Check with the Department of Transportation and the local office of Emergency Management to find evacuation routes close to you.  To find shelters near you download the FEMAapp at: https://www.fema.gov/mobile-app

Plan for your entire family including pets when packing your “go bag”

Always keep your gas tank at least half-full

Keep important numbers written down in case you are unable to access your contact list via phone

Pick an out-of-state contact everyone can check in with to report their status

 After the Storm:

Floodwaters can contain dangerous debris such as glass, metal, sewage, gasoline oil and downed power lines – do not wade in floodwater.

Do not enter a damaged building until it has been inspected for damage to the electrical system, gas lines, septic system and water lines.

Do not use electrical equipment if it is wet.

Avoid drinking tap water until you are sure it is safe.

Throw away any food not kept at a proper temperature or exposed to floodwaters.  

Use appropriate protective equipment when cleaning up.  Flood waters and mud left from flooding can contain sewage, bacteria and chemicals.

Air out the area by opening windows and doors

Move out any saturated materials, especially those with visible mold

Clean out and disinfect any areas with remaining debris and mud.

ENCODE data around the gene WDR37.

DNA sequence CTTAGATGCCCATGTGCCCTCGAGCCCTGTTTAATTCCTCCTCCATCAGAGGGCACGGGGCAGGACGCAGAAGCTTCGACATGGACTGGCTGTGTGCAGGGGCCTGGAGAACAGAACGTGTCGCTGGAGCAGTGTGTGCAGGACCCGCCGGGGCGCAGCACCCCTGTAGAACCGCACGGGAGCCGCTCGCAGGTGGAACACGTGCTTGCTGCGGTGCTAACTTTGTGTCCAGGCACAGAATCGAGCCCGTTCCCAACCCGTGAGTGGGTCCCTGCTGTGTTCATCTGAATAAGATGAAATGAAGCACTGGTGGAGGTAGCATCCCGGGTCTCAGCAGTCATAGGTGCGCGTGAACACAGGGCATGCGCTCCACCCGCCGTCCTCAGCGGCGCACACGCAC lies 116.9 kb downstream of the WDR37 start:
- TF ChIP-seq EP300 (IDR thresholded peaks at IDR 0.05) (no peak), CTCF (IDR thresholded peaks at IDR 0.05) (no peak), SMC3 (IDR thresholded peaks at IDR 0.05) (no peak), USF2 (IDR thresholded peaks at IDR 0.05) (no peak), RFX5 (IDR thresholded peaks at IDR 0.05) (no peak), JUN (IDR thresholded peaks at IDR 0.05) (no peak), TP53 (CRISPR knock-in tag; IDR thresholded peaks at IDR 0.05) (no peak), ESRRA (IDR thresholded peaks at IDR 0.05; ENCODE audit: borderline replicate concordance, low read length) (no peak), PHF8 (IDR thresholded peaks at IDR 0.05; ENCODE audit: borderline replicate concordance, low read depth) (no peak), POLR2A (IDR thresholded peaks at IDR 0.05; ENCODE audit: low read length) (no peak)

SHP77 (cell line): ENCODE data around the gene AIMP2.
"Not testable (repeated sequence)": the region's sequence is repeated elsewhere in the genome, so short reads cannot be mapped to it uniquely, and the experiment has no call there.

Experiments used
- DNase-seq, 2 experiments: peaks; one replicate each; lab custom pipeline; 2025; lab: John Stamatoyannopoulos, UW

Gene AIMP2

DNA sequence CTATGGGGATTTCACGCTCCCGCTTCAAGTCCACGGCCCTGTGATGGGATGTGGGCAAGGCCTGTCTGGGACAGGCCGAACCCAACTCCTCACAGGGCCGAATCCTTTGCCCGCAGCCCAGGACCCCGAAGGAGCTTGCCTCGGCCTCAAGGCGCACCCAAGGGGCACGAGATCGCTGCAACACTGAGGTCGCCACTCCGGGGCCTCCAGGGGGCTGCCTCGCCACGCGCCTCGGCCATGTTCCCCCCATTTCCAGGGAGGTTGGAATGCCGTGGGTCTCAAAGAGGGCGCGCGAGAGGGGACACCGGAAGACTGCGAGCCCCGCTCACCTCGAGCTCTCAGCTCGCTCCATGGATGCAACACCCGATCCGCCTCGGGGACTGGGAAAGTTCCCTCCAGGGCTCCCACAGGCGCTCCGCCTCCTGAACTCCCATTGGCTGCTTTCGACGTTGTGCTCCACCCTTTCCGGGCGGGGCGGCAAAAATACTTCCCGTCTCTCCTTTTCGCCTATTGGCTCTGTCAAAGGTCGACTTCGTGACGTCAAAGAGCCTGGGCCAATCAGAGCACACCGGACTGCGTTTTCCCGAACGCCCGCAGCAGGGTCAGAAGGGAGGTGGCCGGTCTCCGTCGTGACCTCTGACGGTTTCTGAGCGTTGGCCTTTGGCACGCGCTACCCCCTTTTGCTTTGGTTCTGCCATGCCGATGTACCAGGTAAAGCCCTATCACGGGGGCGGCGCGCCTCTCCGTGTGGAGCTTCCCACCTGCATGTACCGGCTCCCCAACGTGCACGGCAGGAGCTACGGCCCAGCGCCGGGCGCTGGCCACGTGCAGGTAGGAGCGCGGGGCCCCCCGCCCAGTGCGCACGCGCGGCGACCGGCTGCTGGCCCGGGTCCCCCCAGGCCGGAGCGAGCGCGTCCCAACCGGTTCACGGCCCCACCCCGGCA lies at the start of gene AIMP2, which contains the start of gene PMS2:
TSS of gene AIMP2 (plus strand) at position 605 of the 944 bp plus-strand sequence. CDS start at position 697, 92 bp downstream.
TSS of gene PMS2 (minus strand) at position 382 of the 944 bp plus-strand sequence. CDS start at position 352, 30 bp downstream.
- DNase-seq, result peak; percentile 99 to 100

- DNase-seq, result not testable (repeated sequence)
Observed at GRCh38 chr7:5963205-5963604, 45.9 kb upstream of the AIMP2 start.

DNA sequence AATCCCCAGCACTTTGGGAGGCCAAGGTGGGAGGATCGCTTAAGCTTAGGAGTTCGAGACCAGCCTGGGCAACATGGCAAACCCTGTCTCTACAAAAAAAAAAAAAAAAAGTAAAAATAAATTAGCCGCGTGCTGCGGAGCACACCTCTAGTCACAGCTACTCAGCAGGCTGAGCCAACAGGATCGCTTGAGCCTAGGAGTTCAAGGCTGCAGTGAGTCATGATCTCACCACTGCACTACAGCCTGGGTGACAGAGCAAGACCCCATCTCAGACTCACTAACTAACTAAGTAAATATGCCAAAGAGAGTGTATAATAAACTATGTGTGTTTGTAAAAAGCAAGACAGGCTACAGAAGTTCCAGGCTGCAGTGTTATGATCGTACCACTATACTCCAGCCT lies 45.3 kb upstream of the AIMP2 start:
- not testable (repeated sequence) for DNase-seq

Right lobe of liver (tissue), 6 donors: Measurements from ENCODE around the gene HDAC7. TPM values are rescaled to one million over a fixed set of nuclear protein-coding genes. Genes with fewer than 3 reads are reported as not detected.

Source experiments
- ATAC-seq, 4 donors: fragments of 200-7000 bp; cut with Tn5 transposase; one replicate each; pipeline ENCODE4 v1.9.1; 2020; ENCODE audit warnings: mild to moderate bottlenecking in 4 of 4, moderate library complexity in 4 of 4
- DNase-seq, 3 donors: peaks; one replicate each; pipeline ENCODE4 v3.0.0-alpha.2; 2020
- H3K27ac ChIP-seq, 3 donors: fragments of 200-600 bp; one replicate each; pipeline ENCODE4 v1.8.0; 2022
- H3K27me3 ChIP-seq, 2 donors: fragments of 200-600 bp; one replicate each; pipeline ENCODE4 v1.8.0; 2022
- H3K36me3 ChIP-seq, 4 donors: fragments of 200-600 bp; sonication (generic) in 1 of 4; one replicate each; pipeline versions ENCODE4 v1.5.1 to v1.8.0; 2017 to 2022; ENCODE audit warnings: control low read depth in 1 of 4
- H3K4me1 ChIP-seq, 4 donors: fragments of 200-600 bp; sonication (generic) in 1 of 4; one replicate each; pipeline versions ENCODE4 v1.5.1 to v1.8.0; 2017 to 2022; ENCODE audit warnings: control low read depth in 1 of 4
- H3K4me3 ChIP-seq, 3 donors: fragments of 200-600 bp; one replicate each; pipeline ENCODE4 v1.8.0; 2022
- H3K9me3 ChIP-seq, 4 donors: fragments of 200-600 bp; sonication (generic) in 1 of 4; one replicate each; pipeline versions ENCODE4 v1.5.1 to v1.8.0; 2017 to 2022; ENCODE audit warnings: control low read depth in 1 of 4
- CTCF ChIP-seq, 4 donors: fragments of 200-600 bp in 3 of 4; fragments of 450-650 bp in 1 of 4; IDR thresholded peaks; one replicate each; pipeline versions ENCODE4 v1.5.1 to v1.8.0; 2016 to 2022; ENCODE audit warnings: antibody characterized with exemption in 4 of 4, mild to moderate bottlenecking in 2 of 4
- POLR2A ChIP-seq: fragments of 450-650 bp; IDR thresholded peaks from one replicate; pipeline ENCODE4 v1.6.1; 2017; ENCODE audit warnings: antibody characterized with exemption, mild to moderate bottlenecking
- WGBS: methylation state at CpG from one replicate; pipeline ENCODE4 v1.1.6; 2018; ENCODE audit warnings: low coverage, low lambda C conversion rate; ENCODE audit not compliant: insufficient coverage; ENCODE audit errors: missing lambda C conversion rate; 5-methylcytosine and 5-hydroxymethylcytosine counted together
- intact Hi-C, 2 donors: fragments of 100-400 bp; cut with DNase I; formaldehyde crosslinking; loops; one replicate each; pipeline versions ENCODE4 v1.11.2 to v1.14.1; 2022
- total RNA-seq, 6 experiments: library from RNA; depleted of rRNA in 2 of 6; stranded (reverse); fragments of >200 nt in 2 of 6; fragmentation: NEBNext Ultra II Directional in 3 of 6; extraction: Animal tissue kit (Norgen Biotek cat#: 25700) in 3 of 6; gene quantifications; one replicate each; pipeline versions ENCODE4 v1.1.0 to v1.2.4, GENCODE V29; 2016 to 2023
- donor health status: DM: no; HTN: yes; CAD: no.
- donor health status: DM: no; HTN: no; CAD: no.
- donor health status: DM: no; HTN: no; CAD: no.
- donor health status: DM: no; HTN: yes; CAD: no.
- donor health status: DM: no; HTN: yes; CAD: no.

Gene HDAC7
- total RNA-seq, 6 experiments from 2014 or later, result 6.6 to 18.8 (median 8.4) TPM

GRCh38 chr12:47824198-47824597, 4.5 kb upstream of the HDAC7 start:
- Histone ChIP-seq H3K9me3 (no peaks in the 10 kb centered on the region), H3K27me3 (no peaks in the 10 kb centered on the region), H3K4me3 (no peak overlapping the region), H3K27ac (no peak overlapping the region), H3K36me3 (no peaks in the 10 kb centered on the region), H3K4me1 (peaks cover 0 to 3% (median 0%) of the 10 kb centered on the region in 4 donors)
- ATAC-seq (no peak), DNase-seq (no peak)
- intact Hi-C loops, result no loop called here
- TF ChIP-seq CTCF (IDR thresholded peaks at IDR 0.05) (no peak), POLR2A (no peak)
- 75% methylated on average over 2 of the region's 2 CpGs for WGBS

Additional Resources and Information:

South Carolina Department of Transportation Hurricane Florence Resources https://www.scdot.org/travel/stormResources.aspx

North Carolina Department of Transportation Travel Resources - https://www.ncdot.gov/travel-maps/traffic-travel/severe-weather/Pages/summer.aspx

Ready Business Hurricane Toolkit - https://www.fema.gov/media-library-data/1510690297358-1e6c4874b251c3022ac4b57b0369e2da/Hurricane_Ready_Business_Toolkit_Interactive_Final_508.pdf

FEMA Hurricane Information - https://www.ready.gov/hurricanes

Complete list of recommended emergency supplies - https://www.ready.gov/prepare

Pet Emergency Planning - https://www.ready.gov/animals

U-Haul (offering free storage to those in the path of Florence) - https://www.uhaul.com

American Red Cross Helpline 1-800-733-2727

FEMA Helpline 1-800-621-FEMA (3362)

 

 

Unauthorized use and/or duplication of this material without express and written permission from Pivotal IT is strictly prohibited. Excerpts and links may be used, provided that full and clear credit is given to Pivotal IT with appropriate and specific direction to the original content

more articles
Small Business Data Loss – Key Causes for Avoidable Incidents
Over 90 percent of reported data breaches have been caused by avoidable incidents. Understanding the key causes of avoidable incidents is vital to protecting your small business network and the data it holds.
Business Continuity
5/15/2018
Business Continuity provides Summertime Peace of Mind
A look at the peace of mind provided by knowing your critical information is secure and accessible
Business Continuity
2/20/2017
Do you have a disaster recovery plan?
Data loss or corruption can happen from hardware failure, human error, hacking or malware, theft and the impact is significant. Give your business resilience with Data Backup and Recovery.
Business Continuity
8/9/2016